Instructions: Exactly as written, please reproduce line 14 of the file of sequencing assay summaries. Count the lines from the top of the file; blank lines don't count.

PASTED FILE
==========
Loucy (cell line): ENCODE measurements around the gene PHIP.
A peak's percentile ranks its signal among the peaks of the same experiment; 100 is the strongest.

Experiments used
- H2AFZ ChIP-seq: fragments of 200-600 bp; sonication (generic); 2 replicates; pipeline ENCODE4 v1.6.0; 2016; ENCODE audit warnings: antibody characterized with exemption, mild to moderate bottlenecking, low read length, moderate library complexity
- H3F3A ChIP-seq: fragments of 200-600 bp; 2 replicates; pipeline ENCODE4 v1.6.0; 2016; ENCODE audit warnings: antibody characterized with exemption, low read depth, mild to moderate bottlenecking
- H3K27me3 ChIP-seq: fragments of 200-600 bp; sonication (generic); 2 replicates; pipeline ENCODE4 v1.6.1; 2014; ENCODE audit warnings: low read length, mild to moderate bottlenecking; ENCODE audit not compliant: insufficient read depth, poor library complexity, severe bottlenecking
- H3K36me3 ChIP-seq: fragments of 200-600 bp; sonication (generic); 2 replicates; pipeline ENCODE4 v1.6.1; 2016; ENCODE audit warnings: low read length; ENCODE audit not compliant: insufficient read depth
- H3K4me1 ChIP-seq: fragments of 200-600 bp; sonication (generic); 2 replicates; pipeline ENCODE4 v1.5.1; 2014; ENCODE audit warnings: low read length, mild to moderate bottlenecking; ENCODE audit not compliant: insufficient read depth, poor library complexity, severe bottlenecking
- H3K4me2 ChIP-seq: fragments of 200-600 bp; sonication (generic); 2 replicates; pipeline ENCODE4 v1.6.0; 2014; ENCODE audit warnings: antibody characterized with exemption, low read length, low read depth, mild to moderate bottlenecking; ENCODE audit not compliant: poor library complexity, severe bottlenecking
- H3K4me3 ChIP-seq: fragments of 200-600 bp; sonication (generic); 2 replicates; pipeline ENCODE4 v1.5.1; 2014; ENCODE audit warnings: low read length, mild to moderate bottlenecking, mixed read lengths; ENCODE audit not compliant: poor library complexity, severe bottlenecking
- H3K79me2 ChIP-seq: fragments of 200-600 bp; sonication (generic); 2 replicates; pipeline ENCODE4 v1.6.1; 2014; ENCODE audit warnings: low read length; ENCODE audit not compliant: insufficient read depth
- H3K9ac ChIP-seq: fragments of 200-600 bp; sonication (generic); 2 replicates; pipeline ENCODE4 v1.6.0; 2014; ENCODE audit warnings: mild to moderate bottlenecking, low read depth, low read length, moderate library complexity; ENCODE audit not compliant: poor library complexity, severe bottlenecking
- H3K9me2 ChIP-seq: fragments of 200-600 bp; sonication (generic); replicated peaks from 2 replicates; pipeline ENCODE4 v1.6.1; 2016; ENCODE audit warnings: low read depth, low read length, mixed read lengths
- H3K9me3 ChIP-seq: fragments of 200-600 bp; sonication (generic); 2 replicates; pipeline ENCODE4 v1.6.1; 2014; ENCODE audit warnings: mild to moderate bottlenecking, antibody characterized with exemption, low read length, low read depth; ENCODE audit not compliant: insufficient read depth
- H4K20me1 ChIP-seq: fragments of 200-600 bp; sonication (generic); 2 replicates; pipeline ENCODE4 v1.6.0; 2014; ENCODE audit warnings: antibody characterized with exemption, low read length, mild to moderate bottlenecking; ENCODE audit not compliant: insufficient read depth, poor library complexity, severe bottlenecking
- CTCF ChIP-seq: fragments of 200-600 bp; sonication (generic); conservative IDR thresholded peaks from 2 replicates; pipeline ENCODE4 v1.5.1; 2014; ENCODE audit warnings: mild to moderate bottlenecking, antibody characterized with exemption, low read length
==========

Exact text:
- H3K9me3 ChIP-seq: fragments of 200-600 bp; sonication (generic); 2 replicates; pipeline ENCODE4 v1.6.1; 2014; ENCODE audit warnings: mild to moderate bottlenecking, antibody characterized with exemption, low read length, low read depth; ENCODE audit not compliant: insufficient read depth